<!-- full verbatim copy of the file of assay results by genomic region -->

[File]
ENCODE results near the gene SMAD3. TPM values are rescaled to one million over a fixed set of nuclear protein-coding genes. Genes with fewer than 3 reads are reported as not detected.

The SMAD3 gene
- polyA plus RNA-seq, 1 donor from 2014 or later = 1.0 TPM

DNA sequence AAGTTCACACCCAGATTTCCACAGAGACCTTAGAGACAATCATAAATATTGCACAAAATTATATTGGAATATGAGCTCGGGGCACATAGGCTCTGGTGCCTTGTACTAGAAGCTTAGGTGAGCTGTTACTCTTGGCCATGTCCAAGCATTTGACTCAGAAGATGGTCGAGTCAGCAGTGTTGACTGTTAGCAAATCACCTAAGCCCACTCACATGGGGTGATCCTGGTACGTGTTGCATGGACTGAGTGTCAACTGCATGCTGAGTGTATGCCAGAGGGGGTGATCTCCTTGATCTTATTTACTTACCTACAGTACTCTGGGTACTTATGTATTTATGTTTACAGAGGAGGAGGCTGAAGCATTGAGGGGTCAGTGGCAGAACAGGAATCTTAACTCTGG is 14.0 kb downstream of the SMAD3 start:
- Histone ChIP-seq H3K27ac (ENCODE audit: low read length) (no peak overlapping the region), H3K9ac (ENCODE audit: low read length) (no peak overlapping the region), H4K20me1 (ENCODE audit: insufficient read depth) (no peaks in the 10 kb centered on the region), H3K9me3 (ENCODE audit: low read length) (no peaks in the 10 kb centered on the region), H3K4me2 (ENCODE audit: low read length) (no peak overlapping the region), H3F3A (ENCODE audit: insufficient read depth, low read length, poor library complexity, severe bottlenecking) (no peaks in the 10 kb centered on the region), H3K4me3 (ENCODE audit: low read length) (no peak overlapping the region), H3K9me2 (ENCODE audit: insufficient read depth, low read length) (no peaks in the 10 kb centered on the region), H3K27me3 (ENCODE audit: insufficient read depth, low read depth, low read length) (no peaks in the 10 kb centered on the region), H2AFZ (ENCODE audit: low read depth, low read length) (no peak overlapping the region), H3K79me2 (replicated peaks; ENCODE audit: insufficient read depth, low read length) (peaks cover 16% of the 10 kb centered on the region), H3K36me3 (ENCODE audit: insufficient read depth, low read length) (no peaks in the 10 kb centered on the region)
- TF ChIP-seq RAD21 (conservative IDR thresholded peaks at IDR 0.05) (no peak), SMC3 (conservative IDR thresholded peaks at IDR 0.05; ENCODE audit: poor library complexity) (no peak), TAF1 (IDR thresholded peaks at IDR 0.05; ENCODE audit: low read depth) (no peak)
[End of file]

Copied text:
ENCODE results near the gene SMAD3. TPM values are rescaled to one million over a fixed set of nuclear protein-coding genes. Genes with fewer than 3 reads are reported as not detected.

The SMAD3 gene
- polyA plus RNA-seq, 1 donor from 2014 or later = 1.0 TPM

DNA sequence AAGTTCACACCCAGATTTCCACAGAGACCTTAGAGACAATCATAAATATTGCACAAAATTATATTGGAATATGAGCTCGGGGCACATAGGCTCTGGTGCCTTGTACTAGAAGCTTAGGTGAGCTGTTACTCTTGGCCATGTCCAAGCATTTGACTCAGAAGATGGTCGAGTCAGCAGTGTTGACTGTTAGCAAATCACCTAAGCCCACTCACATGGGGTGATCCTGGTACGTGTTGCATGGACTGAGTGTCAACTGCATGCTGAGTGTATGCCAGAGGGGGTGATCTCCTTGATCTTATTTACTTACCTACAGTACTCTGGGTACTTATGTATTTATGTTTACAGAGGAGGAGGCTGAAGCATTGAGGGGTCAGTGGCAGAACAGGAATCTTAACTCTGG is 14.0 kb downstream of the SMAD3 start:
- Histone ChIP-seq H3K27ac (ENCODE audit: low read length) (no peak overlapping the region), H3K9ac (ENCODE audit: low read length) (no peak overlapping the region), H4K20me1 (ENCODE audit: insufficient read depth) (no peaks in the 10 kb centered on the region), H3K9me3 (ENCODE audit: low read length) (no peaks in the 10 kb centered on the region), H3K4me2 (ENCODE audit: low read length) (no peak overlapping the region), H3F3A (ENCODE audit: insufficient read depth, low read length, poor library complexity, severe bottlenecking) (no peaks in the 10 kb centered on the region), H3K4me3 (ENCODE audit: low read length) (no peak overlapping the region), H3K9me2 (ENCODE audit: insufficient read depth, low read length) (no peaks in the 10 kb centered on the region), H3K27me3 (ENCODE audit: insufficient read depth, low read depth, low read length) (no peaks in the 10 kb centered on the region), H2AFZ (ENCODE audit: low read depth, low read length) (no peak overlapping the region), H3K79me2 (replicated peaks; ENCODE audit: insufficient read depth, low read length) (peaks cover 16% of the 10 kb centered on the region), H3K36me3 (ENCODE audit: insufficient read depth, low read length) (no peaks in the 10 kb centered on the region)
- TF ChIP-seq RAD21 (conservative IDR thresholded peaks at IDR 0.05) (no peak), SMC3 (conservative IDR thresholded peaks at IDR 0.05; ENCODE audit: poor library complexity) (no peak), TAF1 (IDR thresholded peaks at IDR 0.05; ENCODE audit: low read depth) (no peak)